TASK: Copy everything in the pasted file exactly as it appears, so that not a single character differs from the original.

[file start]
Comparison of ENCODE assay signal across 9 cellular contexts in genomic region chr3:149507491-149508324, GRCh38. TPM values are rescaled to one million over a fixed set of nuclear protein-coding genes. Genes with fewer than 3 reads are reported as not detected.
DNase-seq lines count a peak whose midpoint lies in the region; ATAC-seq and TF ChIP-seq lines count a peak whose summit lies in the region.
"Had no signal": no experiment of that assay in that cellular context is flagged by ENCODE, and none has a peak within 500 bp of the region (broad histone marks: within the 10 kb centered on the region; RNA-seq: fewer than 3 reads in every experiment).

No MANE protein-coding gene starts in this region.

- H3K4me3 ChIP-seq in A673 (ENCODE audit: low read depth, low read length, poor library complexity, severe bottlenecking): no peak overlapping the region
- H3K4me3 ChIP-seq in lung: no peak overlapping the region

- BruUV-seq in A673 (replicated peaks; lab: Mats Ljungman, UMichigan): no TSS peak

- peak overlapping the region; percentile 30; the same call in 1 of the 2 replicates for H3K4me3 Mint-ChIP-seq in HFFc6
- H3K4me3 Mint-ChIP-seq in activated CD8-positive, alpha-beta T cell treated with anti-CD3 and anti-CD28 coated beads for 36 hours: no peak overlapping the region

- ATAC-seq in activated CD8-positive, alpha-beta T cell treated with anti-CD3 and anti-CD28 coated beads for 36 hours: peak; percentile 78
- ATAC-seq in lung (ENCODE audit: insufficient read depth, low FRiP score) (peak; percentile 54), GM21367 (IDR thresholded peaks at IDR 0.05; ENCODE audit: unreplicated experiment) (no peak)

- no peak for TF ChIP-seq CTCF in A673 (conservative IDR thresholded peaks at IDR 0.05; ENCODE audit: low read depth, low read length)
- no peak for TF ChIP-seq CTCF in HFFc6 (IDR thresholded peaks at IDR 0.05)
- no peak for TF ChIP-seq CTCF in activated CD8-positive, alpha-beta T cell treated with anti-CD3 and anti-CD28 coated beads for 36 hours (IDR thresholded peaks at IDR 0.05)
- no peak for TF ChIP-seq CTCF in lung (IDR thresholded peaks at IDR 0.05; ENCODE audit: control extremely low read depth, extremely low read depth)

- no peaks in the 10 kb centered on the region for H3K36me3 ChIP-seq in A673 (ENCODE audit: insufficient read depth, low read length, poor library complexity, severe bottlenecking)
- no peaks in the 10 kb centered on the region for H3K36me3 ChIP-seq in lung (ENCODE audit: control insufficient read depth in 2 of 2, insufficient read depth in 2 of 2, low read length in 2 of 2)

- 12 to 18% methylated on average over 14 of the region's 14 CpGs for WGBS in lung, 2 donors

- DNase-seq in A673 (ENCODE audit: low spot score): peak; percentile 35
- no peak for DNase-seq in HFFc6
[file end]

Comparison of ENCODE assay signal across 9 cellular contexts in genomic region chr3:149507491-149508324, GRCh38. TPM values are rescaled to one million over a fixed set of nuclear protein-coding genes. Genes with fewer than 3 reads are reported as not detected.
DNase-seq lines count a peak whose midpoint lies in the region; ATAC-seq and TF ChIP-seq lines count a peak whose summit lies in the region.
"Had no signal": no experiment of that assay in that cellular context is flagged by ENCODE, and none has a peak within 500 bp of the region (broad histone marks: within the 10 kb centered on the region; RNA-seq: fewer than 3 reads in every experiment).

No MANE protein-coding gene starts in this region.

- H3K4me3 ChIP-seq in A673 (ENCODE audit: low read depth, low read length, poor library complexity, severe bottlenecking): no peak overlapping the region
- H3K4me3 ChIP-seq in lung: no peak overlapping the region

- BruUV-seq in A673 (replicated peaks; lab: Mats Ljungman, UMichigan): no TSS peak

- peak overlapping the region; percentile 30; the same call in 1 of the 2 replicates for H3K4me3 Mint-ChIP-seq in HFFc6
- H3K4me3 Mint-ChIP-seq in activated CD8-positive, alpha-beta T cell treated with anti-CD3 and anti-CD28 coated beads for 36 hours: no peak overlapping the region

- ATAC-seq in activated CD8-positive, alpha-beta T cell treated with anti-CD3 and anti-CD28 coated beads for 36 hours: peak; percentile 78
- ATAC-seq in lung (ENCODE audit: insufficient read depth, low FRiP score) (peak; percentile 54), GM21367 (IDR thresholded peaks at IDR 0.05; ENCODE audit: unreplicated experiment) (no peak)

- no peak for TF ChIP-seq CTCF in A673 (conservative IDR thresholded peaks at IDR 0.05; ENCODE audit: low read depth, low read length)
- no peak for TF ChIP-seq CTCF in HFFc6 (IDR thresholded peaks at IDR 0.05)
- no peak for TF ChIP-seq CTCF in activated CD8-positive, alpha-beta T cell treated with anti-CD3 and anti-CD28 coated beads for 36 hours (IDR thresholded peaks at IDR 0.05)
- no peak for TF ChIP-seq CTCF in lung (IDR thresholded peaks at IDR 0.05; ENCODE audit: control extremely low read depth, extremely low read depth)

- no peaks in the 10 kb centered on the region for H3K36me3 ChIP-seq in A673 (ENCODE audit: insufficient read depth, low read length, poor library complexity, severe bottlenecking)
- no peaks in the 10 kb centered on the region for H3K36me3 ChIP-seq in lung (ENCODE audit: control insufficient read depth in 2 of 2, insufficient read depth in 2 of 2, low read length in 2 of 2)

- 12 to 18% methylated on average over 14 of the region's 14 CpGs for WGBS in lung, 2 donors

- DNase-seq in A673 (ENCODE audit: low spot score): peak; percentile 35
- no peak for DNase-seq in HFFc6